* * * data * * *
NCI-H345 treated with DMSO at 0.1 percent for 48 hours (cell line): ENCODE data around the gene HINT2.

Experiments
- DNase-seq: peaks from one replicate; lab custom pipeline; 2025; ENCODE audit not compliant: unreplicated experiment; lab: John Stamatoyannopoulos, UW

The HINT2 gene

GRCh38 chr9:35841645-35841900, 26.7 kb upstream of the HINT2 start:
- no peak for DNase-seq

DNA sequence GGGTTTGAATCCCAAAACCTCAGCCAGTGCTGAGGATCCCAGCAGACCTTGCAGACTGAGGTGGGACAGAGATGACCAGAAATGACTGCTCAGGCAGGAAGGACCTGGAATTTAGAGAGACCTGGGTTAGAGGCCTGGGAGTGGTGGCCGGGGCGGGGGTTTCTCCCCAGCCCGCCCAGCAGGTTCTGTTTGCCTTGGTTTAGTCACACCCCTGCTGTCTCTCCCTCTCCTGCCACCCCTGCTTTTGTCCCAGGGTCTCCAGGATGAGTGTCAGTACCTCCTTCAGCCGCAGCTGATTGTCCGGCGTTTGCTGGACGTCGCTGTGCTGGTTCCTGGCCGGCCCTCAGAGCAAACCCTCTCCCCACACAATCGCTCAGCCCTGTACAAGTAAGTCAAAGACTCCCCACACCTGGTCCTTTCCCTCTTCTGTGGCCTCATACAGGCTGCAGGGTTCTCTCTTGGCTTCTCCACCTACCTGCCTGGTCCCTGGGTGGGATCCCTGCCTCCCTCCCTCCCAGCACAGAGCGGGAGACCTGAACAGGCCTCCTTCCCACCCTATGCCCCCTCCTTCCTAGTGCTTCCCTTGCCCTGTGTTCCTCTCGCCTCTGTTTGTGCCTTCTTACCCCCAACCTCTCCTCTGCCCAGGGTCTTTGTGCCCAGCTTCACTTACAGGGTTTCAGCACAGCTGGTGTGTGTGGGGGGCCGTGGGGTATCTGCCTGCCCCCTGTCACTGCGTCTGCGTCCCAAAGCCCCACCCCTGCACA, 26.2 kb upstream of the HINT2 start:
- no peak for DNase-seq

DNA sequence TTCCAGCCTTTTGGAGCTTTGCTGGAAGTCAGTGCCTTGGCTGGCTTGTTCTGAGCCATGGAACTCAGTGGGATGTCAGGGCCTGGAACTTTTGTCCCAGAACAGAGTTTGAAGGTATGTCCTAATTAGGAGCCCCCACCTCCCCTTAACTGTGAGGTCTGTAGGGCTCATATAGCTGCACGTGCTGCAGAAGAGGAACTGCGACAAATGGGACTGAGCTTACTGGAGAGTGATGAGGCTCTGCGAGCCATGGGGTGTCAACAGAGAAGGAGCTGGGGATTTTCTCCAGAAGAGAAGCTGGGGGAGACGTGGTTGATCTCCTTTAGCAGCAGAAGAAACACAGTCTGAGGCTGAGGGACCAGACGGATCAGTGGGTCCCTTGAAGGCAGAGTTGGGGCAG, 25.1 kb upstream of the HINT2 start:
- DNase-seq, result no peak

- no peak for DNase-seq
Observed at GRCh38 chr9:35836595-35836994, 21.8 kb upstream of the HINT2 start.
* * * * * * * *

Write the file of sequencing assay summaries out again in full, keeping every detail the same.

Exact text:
NCI-H345 treated with DMSO at 0.1 percent for 48 hours (cell line): ENCODE data around the gene HINT2.

Experiments
- DNase-seq: peaks from one replicate; lab custom pipeline; 2025; ENCODE audit not compliant: unreplicated experiment; lab: John Stamatoyannopoulos, UW

The HINT2 gene

GRCh38 chr9:35841645-35841900, 26.7 kb upstream of the HINT2 start:
- no peak for DNase-seq

DNA sequence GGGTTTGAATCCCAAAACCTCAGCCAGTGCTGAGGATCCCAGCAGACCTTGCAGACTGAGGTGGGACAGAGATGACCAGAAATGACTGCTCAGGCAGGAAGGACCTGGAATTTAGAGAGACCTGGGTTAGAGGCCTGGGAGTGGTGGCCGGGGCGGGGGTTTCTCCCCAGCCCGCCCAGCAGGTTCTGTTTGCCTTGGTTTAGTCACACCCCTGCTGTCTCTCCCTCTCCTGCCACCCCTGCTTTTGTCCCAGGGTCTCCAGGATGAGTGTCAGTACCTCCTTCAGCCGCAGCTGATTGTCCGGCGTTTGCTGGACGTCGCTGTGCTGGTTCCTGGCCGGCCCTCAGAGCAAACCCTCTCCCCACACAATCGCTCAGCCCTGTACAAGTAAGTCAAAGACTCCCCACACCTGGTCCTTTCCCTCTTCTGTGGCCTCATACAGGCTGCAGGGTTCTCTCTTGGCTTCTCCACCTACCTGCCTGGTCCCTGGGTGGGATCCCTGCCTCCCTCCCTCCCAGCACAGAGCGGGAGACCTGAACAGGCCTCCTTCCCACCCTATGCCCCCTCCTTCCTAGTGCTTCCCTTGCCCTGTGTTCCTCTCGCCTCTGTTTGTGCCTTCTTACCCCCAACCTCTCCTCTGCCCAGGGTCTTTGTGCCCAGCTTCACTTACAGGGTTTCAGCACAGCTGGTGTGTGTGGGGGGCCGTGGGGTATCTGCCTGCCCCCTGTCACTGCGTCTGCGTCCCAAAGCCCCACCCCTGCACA, 26.2 kb upstream of the HINT2 start:
- no peak for DNase-seq

DNA sequence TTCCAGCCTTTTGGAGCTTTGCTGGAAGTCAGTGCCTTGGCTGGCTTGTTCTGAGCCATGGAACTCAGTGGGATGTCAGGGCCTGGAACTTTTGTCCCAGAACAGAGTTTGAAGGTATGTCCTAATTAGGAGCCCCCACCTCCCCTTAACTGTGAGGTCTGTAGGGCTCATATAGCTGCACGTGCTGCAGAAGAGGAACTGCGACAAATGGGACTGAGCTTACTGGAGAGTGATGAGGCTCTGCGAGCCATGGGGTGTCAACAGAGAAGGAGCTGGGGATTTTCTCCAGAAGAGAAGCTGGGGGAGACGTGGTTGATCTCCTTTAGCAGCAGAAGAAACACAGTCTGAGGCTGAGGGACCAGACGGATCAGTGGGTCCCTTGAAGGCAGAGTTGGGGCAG, 25.1 kb upstream of the HINT2 start:
- DNase-seq, result no peak

- no peak for DNase-seq
Observed at GRCh38 chr9:35836595-35836994, 21.8 kb upstream of the HINT2 start.